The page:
Filing 34

ORDER denying 32 Motion for an Interlocutory Appeal. The Court DENIES Westbrook's objection and appeal of the order denying the appointment of counsel. Signed by Judge Tanya Walton Pratt on 8/15/2017 (dist made) (CBU)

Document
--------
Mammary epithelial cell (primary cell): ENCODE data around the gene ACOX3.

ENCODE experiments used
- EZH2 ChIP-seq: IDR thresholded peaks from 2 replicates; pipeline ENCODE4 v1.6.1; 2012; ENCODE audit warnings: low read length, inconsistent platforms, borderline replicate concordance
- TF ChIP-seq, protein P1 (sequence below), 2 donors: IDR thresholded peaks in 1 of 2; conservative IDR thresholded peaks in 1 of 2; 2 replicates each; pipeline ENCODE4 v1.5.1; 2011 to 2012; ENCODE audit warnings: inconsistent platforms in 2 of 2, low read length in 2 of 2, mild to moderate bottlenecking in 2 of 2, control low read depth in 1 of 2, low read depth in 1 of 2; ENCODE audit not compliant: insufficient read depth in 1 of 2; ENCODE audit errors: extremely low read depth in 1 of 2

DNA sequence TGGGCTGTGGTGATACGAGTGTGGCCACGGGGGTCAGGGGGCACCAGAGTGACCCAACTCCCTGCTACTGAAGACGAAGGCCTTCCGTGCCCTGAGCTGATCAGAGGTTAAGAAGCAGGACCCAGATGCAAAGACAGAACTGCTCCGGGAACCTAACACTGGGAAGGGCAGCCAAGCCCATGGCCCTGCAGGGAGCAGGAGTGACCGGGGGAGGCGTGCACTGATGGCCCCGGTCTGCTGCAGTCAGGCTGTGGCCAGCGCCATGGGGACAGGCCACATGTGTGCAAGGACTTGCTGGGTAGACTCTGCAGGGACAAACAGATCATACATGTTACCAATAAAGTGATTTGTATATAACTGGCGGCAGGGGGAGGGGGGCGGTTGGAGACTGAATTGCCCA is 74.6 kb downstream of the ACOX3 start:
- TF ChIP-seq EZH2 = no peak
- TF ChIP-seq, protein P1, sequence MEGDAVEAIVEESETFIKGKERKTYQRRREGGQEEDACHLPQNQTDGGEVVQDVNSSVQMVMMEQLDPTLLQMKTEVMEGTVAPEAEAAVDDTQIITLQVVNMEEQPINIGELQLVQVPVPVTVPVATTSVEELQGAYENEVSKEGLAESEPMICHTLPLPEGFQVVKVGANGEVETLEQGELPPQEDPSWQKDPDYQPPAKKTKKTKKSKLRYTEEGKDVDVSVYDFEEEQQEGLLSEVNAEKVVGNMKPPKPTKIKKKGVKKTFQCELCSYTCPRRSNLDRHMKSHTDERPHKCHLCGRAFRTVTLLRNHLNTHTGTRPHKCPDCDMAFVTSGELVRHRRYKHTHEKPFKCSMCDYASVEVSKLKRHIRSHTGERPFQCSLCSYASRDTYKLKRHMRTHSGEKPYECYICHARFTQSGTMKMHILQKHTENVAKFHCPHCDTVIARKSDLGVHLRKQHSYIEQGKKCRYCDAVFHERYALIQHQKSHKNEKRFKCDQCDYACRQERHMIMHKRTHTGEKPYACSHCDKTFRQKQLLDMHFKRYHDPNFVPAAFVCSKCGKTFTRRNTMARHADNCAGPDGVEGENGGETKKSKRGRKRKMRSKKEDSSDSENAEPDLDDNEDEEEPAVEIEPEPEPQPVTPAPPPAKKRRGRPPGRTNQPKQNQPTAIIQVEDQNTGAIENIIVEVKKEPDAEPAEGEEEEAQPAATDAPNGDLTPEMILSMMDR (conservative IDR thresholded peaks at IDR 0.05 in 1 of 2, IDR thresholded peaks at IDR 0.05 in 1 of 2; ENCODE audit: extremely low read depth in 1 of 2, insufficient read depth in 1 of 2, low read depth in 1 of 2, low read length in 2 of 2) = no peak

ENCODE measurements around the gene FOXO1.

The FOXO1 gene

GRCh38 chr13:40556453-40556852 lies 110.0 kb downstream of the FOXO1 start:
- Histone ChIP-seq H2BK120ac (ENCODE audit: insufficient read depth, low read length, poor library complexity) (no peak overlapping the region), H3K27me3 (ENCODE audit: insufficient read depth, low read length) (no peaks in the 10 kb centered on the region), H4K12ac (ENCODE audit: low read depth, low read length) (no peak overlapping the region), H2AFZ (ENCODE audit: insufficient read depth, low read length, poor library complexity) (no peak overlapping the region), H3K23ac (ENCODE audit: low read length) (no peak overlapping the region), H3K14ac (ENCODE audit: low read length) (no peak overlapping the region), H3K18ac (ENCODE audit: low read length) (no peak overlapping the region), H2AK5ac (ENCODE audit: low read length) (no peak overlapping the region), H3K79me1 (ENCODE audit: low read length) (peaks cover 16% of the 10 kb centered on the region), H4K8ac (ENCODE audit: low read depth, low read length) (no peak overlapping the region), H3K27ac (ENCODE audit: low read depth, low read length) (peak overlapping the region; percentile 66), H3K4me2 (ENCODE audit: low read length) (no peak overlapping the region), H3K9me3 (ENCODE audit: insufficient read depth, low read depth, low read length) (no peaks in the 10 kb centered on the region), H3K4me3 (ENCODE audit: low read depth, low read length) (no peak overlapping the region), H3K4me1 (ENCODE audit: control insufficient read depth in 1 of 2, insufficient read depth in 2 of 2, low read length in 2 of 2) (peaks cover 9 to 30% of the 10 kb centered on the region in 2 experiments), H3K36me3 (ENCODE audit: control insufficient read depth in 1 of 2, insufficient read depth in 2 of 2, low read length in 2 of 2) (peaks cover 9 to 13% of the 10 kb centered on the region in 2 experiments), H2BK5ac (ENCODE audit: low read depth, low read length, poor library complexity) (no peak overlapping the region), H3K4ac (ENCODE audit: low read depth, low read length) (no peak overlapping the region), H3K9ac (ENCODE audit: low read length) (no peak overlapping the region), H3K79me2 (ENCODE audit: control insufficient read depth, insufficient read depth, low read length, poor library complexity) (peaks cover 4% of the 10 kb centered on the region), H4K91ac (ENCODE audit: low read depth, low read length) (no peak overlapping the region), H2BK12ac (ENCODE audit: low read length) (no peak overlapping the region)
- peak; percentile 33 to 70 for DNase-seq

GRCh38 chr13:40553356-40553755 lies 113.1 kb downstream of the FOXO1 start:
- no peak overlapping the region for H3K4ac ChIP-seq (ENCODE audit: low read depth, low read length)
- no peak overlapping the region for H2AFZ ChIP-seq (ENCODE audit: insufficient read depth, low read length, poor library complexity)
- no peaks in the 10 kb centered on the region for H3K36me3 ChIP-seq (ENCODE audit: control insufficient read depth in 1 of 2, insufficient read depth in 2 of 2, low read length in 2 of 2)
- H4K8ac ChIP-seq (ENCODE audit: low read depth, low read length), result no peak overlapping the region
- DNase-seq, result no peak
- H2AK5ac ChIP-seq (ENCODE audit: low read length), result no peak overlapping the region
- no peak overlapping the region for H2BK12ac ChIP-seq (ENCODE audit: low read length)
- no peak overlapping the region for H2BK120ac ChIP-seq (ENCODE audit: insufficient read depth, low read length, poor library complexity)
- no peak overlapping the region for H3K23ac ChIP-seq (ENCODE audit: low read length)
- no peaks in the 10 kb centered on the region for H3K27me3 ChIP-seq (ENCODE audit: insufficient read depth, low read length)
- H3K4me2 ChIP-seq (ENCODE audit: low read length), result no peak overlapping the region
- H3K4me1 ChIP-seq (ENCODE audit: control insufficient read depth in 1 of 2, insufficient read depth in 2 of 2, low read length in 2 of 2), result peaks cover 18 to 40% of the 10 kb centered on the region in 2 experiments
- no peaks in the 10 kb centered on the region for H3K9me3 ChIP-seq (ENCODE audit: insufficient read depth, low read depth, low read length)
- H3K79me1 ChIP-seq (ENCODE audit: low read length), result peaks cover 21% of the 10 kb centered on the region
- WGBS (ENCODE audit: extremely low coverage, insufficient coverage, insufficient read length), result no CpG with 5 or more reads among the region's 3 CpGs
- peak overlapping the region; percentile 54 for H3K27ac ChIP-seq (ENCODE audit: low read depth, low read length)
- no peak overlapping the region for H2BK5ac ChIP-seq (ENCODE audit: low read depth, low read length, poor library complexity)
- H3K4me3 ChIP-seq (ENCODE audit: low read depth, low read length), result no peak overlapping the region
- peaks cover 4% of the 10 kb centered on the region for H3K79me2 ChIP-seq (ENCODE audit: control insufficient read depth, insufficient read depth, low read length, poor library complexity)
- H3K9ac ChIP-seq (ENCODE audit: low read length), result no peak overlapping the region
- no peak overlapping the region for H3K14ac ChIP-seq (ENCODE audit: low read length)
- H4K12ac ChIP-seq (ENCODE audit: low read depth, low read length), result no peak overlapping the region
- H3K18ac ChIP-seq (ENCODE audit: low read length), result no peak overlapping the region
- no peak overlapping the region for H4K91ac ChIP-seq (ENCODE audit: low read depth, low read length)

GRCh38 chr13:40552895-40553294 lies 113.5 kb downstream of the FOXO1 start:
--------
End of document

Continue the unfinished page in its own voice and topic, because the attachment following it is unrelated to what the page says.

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UNITED STATES DISTRICT COURT SOUTHERN DISTRICT OF INDIANA INDIANAPOLIS DIVISION CURTIS L. WESTBROOK, Plaintiff, v. BRIDGES COMMUNITY SERVICES, Defendant. ) ) ) ) ) ) ) ) ) Case No. 1:16-cv-02913-TWP-DML ORDER ON PLAINTIFF’S MOTION FOR INTERLOCUTORY APPEAL This matter is before the Court on pro se Plaintiff Curtis Westbrook’s (“Westbrook”) Motion for Interlocutory Appeal (Filing No. 32), challenging the Magistrate Judge’s denial of his Motion for Appointment of Counsel (Filing No. 31). The proper method by which to challenge a non-dispositive order is by filing an objection or appeal of the Magistrate Judge’s decision under Federal Rule of Civil Procedure 72(a). Because Westbrook proceeds pro se, the Court liberally construes his motion and the filing is treated as a timely objection to the Magistrate Judge’s order, as opposed to a motion for interlocutory appeal. See, e.g., Alvarado v. Litscher, 267 F.3d 648, 651 (7th Cir. 2001). For the reasons below, the Court denies Westbrook’s appeal of the Magistrate Judge’s order. After this Court granted his motion to proceed in forma pauperis pursuant to 26 U.S.C. § 1915(e)(1) (Filing No. 5), Westbrook moved for appointment of pro bono counsel (Filing No. 28). In determining whether to recruit pro bono counsel, the Court is to consider two factors: whether (1) the indigent plaintiff made a reasonable attempt to obtain counsel, and (2) “given the difficulty of the case,” the plaintiff appears competent to litigate his claims. Pruitt v. Mote, 503 F.3d 647, 654. It is the well-established duty of the trial court to ensure that the claims of a pro se litigant are given a fair and meaningful consideration. Donald v. Cook County Sheriff's Dep't, supra, 95 F.3d at 555 (quoting Palmer v. City of Decatur, 814 F.2d 426, 428–29 (7th Cir.1987). The Magistrate Judge considered and then denied Westbrook’s motion (Filing No. 31). In considering Westbrook’s request, the Magistrate Judge accepted that he made a reasonable attempt to retain counsel. (Filing No. 31 at 2.) The Magistrate Judge then concluded that Westbrook was competent to litigate the case on his own, given that, in the Court’s experience, he is “intelligent, capable of participating in discovery, and capable of presenting facts and arguments to the court in a logical manner.” Id. The Magistrate Judge noted that Westbrook has litigated several cases on a pro se basis, including cases involving the same subject matter as the present one. Id. The Magistrate Judge also considered the fact that Westbrook failed to participate in a pretrial conference, as ordered, as well as the fact that in another case in which counsel has been appointed, Westbrook has mistreated court staff. Id. Under those circumstances, the Magistrate Judge concluded, the Court was less willing to ask counsel to represent Westbrook free of charge. Id. A district court may refer for decision a non-dispositive pretrial motion to a magistrate judge under Federal Rule of Civil Procedure 72(a). Rule 72(a) provides: When a pretrial matter not dispositive of a party’s claim or defense is referred to a magistrate judge to hear and decide, the magistrate judge must promptly conduct the required proceedings and, when appropriate, issue a written order stating the decision. A party may serve and file objections to the order within 14 days after being served with a copy. A party may not assign as error a defect in the order not timely objected to. The district judge in the case must consider timely objections and modify or set aside any part of the order that is clearly erroneous or is contrary to law. Fed. R. Civ. P. 72(a). After reviewing objections to a magistrate judge’s order, the district court will modify or set aside the order only if it is clearly erroneous or contrary to law. The clear error standard is highly deferential, permitting reversal only when the district court “is left with the 2 definite and firm conviction that a mistake has been made.” Weeks v. Samsung Heavy Indus. Co., Ltd., 126 F.3d 926, 943 (7th Cir. 1997). In his Motion, Westbrook challenges the Magistrate Judge’s reference to Westbrook’s behavior in another case, being litigated in front of another judge. (Filing No. 32 at 2.) He also asserts that he has lost the cases in which he has appeared pro se, which provides evidence of the fact that he is unable to represent himself effectively. Id at 3. However, Westbrook has not demonstrated any error of law or fact in the Magistrate Judge’s denial of his Motion for Appointment of Counsel. First, Westbrook has pointed to no specific aspects of his case, underlying facts, applicable law, or lack of capacity that demonstrate that the difficulty of the case requires the appointment of counsel. Even accepting Westbrook’s allegation as true that he has lost all of the cases that he has litigated pro se, the Court cannot conclude from that bare assertion that Westbrook is therefore incapable of representing himself in this matter. Based on the current record, the Court determines that Westbrook is presently capable of self-representation. Should future events (such as settlement conference or trial) prove him less capable, Westbrook may always renew his motion for assistance in recruiting counsel. Secondly, Westbrook cites no authority in support of his contention that the Magistrate Judge erred in considering Westbrook’s behavior toward court staff. The Court notes that in response to a show-cause order issued previously in this case, Westbrook himself references the other case he is currently litigating in front of this Court. (Filing No. 30 at 1.) The decision to appoint counsel is discretionary and there is no constitutional or statutory right to counsel in a civil proceeding. Pruitt at 654. Fair and meaningful consideration was given to Westbrook’s requests and he has demonstrated no error in the Magistrate Judge’s order. 3 For these reasons, the Court DENIES Westbrook’s objection and appeal of the order denying the appointment of counsel (Filing No. 32). SO ORDERED. Date: 8/15/2017 DISTRIBUTION: Curtis L. Westbrook 1113 East 6th Street Muncie, Indiana 47302 Samuel J Beasley DENNIS WENGER & ABRELL beasleys@dwapc.com Theodore J. Blanford HUME SMITH GEDDES GREEN & SIMMONS tblanford@humesmith.com Christopher Douglas Cody HUME SMITH GEDDES GREEN & SIMMONS ccody@humesmith.com 4